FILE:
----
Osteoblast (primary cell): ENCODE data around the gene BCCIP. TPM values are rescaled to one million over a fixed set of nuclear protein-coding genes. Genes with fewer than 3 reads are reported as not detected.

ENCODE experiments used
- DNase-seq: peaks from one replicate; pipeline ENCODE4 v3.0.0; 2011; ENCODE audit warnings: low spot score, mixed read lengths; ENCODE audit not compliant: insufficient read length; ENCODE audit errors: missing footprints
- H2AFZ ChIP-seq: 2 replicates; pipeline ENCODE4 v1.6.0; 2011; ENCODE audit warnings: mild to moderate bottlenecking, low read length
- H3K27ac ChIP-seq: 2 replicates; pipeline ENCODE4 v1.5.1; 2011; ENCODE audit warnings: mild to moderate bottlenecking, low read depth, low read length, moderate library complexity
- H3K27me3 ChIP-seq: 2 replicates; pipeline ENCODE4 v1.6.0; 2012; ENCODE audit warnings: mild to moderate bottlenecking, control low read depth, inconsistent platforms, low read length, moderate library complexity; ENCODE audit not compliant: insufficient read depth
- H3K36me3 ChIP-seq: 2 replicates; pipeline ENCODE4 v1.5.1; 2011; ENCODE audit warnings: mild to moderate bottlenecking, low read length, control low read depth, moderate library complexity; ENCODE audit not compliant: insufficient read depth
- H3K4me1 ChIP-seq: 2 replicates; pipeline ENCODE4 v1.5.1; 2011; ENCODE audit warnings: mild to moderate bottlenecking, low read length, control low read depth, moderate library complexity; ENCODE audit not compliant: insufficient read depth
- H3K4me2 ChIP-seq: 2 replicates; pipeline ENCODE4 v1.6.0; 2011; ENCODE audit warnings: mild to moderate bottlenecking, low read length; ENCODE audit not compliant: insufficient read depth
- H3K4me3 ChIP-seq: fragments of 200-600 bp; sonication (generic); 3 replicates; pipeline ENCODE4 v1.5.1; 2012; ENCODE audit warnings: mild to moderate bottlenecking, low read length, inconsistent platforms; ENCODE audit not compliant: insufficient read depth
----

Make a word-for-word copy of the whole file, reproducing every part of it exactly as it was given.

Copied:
Osteoblast (primary cell): ENCODE data around the gene BCCIP. TPM values are rescaled to one million over a fixed set of nuclear protein-coding genes. Genes with fewer than 3 reads are reported as not detected.

ENCODE experiments used
- DNase-seq: peaks from one replicate; pipeline ENCODE4 v3.0.0; 2011; ENCODE audit warnings: low spot score, mixed read lengths; ENCODE audit not compliant: insufficient read length; ENCODE audit errors: missing footprints
- H2AFZ ChIP-seq: 2 replicates; pipeline ENCODE4 v1.6.0; 2011; ENCODE audit warnings: mild to moderate bottlenecking, low read length
- H3K27ac ChIP-seq: 2 replicates; pipeline ENCODE4 v1.5.1; 2011; ENCODE audit warnings: mild to moderate bottlenecking, low read depth, low read length, moderate library complexity
- H3K27me3 ChIP-seq: 2 replicates; pipeline ENCODE4 v1.6.0; 2012; ENCODE audit warnings: mild to moderate bottlenecking, control low read depth, inconsistent platforms, low read length, moderate library complexity; ENCODE audit not compliant: insufficient read depth
- H3K36me3 ChIP-seq: 2 replicates; pipeline ENCODE4 v1.5.1; 2011; ENCODE audit warnings: mild to moderate bottlenecking, low read length, control low read depth, moderate library complexity; ENCODE audit not compliant: insufficient read depth
- H3K4me1 ChIP-seq: 2 replicates; pipeline ENCODE4 v1.5.1; 2011; ENCODE audit warnings: mild to moderate bottlenecking, low read length, control low read depth, moderate library complexity; ENCODE audit not compliant: insufficient read depth
- H3K4me2 ChIP-seq: 2 replicates; pipeline ENCODE4 v1.6.0; 2011; ENCODE audit warnings: mild to moderate bottlenecking, low read length; ENCODE audit not compliant: insufficient read depth
- H3K4me3 ChIP-seq: fragments of 200-600 bp; sonication (generic); 3 replicates; pipeline ENCODE4 v1.5.1; 2012; ENCODE audit warnings: mild to moderate bottlenecking, low read length, inconsistent platforms; ENCODE audit not compliant: insufficient read depth